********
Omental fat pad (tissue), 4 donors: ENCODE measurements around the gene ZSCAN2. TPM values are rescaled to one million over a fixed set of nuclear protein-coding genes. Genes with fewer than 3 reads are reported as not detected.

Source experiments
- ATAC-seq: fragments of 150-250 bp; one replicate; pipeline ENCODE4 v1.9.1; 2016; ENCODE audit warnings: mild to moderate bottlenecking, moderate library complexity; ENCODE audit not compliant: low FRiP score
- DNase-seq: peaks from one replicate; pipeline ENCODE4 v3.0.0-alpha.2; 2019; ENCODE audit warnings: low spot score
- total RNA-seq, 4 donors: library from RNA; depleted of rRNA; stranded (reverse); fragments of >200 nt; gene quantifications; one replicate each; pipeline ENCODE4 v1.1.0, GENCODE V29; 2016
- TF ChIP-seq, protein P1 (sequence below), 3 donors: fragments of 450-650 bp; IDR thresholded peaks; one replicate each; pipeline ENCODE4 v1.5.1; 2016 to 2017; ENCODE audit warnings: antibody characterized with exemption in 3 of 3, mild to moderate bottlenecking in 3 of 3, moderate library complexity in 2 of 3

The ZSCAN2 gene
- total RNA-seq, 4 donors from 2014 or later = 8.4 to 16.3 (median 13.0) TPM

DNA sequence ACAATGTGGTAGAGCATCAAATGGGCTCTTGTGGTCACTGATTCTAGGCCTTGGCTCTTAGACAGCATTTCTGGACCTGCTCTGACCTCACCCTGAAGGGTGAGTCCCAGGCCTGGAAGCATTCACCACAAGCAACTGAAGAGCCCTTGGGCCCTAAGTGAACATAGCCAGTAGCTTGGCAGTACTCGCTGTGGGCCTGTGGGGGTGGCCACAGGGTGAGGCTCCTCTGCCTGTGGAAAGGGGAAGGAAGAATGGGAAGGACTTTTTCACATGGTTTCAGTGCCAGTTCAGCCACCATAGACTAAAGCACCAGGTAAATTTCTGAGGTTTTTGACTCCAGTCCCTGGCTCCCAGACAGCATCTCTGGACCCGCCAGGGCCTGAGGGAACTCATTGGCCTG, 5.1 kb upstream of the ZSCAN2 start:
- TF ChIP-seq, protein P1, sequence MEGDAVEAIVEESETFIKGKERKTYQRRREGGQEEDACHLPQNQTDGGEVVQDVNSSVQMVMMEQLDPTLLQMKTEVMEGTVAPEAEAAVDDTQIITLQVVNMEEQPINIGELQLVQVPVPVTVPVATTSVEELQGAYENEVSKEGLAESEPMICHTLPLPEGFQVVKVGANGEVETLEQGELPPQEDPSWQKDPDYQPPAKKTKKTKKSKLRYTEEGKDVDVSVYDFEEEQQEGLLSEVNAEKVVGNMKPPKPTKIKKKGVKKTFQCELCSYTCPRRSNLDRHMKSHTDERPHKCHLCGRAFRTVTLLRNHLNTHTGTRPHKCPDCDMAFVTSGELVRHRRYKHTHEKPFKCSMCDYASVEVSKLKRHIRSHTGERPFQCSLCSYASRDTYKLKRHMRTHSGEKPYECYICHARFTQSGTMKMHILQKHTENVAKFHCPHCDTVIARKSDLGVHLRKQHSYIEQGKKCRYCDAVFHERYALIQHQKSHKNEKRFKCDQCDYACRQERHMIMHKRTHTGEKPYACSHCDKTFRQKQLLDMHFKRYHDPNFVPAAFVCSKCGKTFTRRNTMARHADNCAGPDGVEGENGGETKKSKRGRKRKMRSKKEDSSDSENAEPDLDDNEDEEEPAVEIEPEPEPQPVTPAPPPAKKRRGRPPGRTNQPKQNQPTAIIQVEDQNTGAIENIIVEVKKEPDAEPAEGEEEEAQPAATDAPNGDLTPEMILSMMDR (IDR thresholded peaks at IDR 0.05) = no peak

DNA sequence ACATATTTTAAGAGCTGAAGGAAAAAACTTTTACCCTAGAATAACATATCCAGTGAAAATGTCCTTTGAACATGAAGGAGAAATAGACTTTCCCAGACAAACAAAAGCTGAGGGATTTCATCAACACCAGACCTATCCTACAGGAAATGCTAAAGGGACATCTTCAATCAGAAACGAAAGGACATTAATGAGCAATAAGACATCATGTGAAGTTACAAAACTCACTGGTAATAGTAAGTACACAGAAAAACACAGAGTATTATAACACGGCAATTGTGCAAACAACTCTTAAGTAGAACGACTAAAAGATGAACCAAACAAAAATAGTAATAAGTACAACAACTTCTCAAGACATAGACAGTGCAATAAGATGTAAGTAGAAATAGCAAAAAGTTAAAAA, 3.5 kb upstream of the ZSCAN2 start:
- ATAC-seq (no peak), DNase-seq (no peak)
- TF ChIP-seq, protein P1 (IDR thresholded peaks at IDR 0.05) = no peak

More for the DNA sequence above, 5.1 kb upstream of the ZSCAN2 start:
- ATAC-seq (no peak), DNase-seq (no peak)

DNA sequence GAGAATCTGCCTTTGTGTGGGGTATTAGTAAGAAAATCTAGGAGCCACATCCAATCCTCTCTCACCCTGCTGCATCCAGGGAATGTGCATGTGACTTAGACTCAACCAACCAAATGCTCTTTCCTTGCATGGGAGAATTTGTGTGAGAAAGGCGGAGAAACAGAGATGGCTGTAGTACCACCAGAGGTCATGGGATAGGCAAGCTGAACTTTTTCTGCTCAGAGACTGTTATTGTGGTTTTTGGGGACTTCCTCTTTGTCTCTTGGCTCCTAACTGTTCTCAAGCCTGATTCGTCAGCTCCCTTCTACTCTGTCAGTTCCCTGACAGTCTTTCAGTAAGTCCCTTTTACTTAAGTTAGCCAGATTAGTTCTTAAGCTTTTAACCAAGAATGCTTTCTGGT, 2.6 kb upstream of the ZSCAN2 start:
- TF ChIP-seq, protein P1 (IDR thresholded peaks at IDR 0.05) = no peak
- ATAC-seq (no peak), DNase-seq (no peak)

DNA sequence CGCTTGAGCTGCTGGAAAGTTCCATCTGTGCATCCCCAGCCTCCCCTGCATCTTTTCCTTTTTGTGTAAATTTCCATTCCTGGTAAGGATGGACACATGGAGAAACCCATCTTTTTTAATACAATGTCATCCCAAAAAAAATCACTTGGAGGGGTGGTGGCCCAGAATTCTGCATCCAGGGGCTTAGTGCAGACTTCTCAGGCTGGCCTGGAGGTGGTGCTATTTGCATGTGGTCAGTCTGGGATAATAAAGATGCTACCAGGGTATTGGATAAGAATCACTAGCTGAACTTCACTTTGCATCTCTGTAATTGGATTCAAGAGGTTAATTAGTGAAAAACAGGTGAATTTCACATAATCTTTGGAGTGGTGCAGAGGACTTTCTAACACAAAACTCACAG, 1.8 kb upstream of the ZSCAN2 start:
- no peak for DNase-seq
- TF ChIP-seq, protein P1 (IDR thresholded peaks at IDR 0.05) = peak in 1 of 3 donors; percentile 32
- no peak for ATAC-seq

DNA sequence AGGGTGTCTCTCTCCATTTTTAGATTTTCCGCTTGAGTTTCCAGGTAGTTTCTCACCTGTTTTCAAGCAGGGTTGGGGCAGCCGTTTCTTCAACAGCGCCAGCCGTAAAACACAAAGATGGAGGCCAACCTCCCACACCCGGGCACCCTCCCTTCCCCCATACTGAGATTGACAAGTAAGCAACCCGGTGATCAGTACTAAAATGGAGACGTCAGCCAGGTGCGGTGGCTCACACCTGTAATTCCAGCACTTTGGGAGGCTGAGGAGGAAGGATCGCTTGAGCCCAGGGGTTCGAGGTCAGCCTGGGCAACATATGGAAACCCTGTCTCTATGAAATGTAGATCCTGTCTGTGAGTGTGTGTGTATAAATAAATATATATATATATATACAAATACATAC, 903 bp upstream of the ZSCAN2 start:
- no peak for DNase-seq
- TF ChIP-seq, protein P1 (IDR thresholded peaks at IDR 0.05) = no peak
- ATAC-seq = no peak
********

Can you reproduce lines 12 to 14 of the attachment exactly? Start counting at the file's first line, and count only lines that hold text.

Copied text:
- ATAC-seq (no peak), DNase-seq (no peak)
- TF ChIP-seq, protein P1 (IDR thresholded peaks at IDR 0.05) = no peak

More for the DNA sequence above, 5.1 kb upstream of the ZSCAN2 start: